The main focus of the Reformatory ads are off the mark because, one, the Conservative Party itself is the result of a coalition. Two, in 2000, Harper himself secretly signed a deal for a coalition with the Tories and the Bloc. Three, some of the most revered Canadians — Jean Chretien and Ed Broadbent — like the idea. Four, even Harper’s most ardent suitors, like Lorne Gunter, call his coalition fear mongering “fairy tales.”

I’ve put together a few attack ads in my day. To work, they have to “surface feelings” about something.

Problem is, these ads “surface feelings” about something Canadians aren’t afraid of. At all.

Monday, January 17, 2011

Nicely done

People for Corporate Tax Cuts. Need I say more?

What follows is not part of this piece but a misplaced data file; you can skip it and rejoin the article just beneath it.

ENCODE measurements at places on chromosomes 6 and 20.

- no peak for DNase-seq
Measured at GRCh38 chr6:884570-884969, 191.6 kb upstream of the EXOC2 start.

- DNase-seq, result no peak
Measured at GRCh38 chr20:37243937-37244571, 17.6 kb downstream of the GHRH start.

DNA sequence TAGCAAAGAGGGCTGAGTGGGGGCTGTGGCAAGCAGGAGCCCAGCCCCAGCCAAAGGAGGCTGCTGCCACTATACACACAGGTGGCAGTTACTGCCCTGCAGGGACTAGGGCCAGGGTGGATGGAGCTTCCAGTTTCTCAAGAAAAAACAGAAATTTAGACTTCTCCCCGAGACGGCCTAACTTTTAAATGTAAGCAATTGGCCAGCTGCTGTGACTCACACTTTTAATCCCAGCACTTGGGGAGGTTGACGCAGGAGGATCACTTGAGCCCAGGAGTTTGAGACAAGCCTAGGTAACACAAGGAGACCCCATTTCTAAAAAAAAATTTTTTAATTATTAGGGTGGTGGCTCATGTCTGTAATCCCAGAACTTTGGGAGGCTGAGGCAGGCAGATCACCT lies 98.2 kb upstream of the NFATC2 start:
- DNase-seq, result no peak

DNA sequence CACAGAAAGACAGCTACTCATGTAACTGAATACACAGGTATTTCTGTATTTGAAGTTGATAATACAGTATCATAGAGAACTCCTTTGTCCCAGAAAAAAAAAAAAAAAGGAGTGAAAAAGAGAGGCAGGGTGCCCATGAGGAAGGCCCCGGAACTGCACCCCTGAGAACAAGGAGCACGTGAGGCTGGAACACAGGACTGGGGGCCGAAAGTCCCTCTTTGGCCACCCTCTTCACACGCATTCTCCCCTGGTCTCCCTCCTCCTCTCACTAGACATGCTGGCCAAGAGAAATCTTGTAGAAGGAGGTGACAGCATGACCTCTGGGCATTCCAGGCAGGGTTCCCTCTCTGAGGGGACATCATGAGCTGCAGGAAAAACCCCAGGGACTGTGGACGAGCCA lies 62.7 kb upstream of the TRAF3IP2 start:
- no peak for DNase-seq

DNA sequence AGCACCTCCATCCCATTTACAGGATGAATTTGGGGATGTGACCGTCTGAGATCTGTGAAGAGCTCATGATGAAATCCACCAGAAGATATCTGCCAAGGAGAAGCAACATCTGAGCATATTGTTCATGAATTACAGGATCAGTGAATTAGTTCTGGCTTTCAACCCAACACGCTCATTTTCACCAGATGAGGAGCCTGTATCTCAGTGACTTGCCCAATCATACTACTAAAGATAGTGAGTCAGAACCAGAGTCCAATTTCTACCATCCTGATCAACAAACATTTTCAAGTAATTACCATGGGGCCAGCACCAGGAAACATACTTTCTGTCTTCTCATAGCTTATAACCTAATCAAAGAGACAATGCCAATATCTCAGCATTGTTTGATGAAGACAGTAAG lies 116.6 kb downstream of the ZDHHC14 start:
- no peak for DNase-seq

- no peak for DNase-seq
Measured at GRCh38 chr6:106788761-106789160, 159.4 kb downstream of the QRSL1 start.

Update: Though I suppose it's fair to say that satire should try to stay more than just one day ahead of reality.

Burning questions

Did somebody slip Jim Flaherty a set of talking points from 2009 for his remarkably limited declaration of areas where he's willing to so much as talk to the opposition parties about the budget? Or have the Cons just been so focused on attack politics that they haven't bothered updating anything since then?

Now that's a twist

It wasn't much secret that the Harper Cons' attacks on the possibility of an opposition coalition would be based on a ridiculous message that parties shouldn't cooperate with each other. And I look forward to seeing how the debate plays out if that does become one of the main battlegrounds between the Cons and the NDP.

But I'll admit the Cons have gone an extra step in also flailing away at the concept of "planning". So can we look forward to Harper adopting "proudly making it up as we go along" as his own slogan?